What is attention in schizophrenia? 

Selective attention is the ability to focus on relevant stimuli and ignore irrelevant stimuli. Sustained attention is the ability to maintain a consistent focus. Several tasks have been developed to assess attention performance. Examples include the Continuous Performance Test (CPT), which uses both visual and auditory stimuli and requires participants to respond to targets and ignore distractors. Other examples include the Trail Making Test (TMT), which requires participants to connect, in order, letters and/or numbers as quickly as possible, and the Wisconsin Card Sorting Test (WCST) that tests the ability to display flexibility during changing schedules. The Stroop Colour Word Test (SCWT) presents the name of a colour printed in an ink congruent to the colour name (e.g. blue), or incongruent to the colour name (e.g. blue), and participants are asked to either read the word or name the ink colour. Attention tasks may also measure other cognitive constructs, such as processing speed and memory.

What is the evidence for attention?

Moderate to high quality evidence shows medium to large effects of poorer performance on various attention and vigilance tasks in people with schizophrenia compared to people without schizophrenia. There are small to medium-sized associations between poorer attention and more severe symptoms, poorer community functioning, and poorer social skills. People taking olanzapine or quetiapine showed medium to large improvements on attention tasks after treatment. People taking haloperidol showed small improvements after treatment, and people taking clozapine or risperidone showed no improvement after treatment.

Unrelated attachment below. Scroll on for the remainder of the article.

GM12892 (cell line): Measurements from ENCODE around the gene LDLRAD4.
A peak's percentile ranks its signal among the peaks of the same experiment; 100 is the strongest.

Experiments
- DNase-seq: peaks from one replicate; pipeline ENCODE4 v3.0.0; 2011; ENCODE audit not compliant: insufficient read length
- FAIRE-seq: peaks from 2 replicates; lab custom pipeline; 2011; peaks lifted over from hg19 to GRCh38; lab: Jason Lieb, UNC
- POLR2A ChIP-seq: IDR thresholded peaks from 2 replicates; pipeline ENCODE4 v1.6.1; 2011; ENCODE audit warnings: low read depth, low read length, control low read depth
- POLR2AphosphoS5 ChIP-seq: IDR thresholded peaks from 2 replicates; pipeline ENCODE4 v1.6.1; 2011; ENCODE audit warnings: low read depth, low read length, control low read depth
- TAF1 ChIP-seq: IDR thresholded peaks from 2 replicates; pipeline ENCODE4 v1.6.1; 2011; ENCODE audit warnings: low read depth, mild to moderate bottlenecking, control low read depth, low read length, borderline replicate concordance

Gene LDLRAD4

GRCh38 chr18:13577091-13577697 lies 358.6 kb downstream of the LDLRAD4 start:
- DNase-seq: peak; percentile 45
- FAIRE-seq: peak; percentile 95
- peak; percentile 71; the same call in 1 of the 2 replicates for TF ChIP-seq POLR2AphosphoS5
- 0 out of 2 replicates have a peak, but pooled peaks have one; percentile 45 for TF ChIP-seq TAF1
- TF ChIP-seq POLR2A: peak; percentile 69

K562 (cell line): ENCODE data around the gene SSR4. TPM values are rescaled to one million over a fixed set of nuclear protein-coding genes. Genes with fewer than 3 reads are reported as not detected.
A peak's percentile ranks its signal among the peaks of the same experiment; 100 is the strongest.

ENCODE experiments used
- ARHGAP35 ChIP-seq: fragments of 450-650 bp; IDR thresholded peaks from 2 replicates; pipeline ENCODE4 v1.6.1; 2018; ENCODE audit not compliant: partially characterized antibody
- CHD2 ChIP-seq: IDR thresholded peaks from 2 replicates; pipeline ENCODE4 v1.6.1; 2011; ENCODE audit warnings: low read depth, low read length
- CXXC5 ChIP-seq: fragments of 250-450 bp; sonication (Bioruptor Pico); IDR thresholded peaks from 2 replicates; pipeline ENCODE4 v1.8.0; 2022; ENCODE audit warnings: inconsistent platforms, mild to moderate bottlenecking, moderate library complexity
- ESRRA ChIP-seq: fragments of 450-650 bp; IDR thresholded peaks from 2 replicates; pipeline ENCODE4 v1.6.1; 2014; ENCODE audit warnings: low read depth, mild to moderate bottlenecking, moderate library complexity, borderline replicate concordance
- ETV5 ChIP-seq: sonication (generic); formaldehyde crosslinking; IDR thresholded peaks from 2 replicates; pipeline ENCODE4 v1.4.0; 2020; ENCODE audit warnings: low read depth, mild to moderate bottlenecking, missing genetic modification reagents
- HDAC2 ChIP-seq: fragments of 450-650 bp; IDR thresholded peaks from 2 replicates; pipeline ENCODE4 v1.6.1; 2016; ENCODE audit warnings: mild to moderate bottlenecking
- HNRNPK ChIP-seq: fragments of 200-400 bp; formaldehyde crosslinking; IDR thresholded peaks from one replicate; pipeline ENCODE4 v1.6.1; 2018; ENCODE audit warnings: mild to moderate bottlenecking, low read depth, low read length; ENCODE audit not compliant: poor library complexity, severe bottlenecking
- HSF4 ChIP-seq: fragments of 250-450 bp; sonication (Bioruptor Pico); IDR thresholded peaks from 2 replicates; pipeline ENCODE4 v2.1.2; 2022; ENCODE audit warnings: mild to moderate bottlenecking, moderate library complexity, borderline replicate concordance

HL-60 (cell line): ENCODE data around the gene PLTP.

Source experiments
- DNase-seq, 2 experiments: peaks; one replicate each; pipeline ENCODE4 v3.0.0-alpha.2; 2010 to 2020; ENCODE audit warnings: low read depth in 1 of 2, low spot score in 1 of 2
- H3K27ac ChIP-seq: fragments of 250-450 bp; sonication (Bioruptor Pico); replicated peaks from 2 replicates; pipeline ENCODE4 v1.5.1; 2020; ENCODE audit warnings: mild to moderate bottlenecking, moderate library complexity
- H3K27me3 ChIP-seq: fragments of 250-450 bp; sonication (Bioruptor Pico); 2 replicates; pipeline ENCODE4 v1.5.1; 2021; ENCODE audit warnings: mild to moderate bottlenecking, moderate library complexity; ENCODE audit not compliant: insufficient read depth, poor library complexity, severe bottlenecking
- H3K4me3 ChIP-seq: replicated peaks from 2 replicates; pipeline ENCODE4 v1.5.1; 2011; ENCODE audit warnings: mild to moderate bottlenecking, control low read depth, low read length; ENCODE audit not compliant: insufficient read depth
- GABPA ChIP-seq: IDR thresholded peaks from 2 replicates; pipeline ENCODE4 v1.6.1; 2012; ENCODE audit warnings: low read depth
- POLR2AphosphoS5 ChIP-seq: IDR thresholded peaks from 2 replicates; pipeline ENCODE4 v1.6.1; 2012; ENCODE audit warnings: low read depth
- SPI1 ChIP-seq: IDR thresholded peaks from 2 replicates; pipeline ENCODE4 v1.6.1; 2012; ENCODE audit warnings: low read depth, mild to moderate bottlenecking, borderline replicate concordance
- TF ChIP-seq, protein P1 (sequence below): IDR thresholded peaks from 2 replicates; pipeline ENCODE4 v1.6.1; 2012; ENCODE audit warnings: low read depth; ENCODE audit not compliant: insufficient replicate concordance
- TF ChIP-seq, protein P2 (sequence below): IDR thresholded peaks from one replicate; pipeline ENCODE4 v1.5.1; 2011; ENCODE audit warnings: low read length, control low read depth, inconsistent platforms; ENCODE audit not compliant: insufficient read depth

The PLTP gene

High quality evidence found people at clinical high risk of psychosis and people at familial high risk for psychosis are similarly impaired on attention tasks. Moderate to high quality evidence shows a medium-sized effect of better attention in people at clinical high-risk than people with first-episode psychosis. Those at risk who converted to psychosis were more impaired on attention tasks than those at risk who did not convert to psychosis.

Compared to people with bipolar disorder, moderate to high quality evidence shows people with schizophrenia have slightly poorer performance on attention tasks. There was also poorer performance on attention tasks in people with schizophrenia who were herpes simplex virus positive or had metabolic syndrome than in people with schizophrenia who were herpes simplex virus negative or did not have metabolic syndrome. There was a small effect of greater impairment in attention in smokers vs. non-smokers with schizophrenia, however people with schizophrenia and a substance use disorder performed better on attention tasks than people with schizophrenia and no substance use disorder.

March 2022

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Last updated at: 11:26 am, 29th March 2022
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